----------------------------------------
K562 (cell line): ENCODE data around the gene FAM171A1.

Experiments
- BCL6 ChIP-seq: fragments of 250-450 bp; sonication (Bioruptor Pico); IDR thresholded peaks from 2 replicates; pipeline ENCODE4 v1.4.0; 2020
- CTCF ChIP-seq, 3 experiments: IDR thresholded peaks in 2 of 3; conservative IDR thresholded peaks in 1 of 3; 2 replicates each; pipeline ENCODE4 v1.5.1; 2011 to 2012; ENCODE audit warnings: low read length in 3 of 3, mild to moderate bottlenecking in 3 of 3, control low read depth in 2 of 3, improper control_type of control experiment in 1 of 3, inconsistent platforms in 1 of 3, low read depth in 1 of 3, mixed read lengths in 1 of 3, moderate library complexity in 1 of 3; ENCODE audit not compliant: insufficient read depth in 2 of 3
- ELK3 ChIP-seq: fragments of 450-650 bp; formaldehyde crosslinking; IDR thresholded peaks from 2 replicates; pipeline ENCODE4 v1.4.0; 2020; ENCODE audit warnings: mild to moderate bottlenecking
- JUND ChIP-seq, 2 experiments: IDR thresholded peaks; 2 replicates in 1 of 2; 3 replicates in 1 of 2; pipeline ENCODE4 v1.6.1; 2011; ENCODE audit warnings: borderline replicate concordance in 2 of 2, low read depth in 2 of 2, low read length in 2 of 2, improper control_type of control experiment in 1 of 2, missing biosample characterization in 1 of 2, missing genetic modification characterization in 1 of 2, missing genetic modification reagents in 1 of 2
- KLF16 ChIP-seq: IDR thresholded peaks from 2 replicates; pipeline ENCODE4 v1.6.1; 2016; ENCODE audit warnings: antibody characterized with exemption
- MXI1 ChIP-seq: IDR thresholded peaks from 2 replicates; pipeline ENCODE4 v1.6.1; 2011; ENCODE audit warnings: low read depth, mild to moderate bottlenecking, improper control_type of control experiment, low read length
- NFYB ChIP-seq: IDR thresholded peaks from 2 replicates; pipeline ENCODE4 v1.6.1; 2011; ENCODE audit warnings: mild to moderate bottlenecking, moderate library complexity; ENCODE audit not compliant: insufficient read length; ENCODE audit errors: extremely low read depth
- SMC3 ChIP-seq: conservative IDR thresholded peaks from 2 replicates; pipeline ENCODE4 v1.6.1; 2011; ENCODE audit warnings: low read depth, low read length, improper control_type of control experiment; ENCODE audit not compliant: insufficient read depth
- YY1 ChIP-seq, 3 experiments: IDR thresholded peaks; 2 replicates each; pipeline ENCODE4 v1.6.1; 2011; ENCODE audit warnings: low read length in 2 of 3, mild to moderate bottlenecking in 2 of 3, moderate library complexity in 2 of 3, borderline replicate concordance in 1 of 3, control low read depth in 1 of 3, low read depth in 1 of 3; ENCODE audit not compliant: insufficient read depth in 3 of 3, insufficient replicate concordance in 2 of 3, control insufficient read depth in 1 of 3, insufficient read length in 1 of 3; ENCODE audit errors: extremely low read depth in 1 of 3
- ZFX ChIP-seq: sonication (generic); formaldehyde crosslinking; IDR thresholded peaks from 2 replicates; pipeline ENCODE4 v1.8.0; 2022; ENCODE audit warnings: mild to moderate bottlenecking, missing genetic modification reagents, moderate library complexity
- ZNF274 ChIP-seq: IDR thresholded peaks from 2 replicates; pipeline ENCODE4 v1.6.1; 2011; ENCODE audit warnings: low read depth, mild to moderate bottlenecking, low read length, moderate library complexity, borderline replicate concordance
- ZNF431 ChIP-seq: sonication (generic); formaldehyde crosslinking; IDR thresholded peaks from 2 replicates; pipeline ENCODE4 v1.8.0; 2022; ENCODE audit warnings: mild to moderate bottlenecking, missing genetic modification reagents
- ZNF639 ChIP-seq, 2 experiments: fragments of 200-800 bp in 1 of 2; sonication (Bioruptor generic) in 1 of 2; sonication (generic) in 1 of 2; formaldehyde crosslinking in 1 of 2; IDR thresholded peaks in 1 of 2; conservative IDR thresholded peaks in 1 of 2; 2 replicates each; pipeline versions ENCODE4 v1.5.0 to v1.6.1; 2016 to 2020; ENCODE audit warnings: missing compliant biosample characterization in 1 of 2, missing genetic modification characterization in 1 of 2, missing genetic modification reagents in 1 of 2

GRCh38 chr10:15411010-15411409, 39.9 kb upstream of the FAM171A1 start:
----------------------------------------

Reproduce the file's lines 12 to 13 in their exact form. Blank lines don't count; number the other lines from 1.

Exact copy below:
- ZFX ChIP-seq: sonication (generic); formaldehyde crosslinking; IDR thresholded peaks from 2 replicates; pipeline ENCODE4 v1.8.0; 2022; ENCODE audit warnings: mild to moderate bottlenecking, missing genetic modification reagents, moderate library complexity
- ZNF274 ChIP-seq: IDR thresholded peaks from 2 replicates; pipeline ENCODE4 v1.6.1; 2011; ENCODE audit warnings: low read depth, mild to moderate bottlenecking, low read length, moderate library complexity, borderline replicate concordance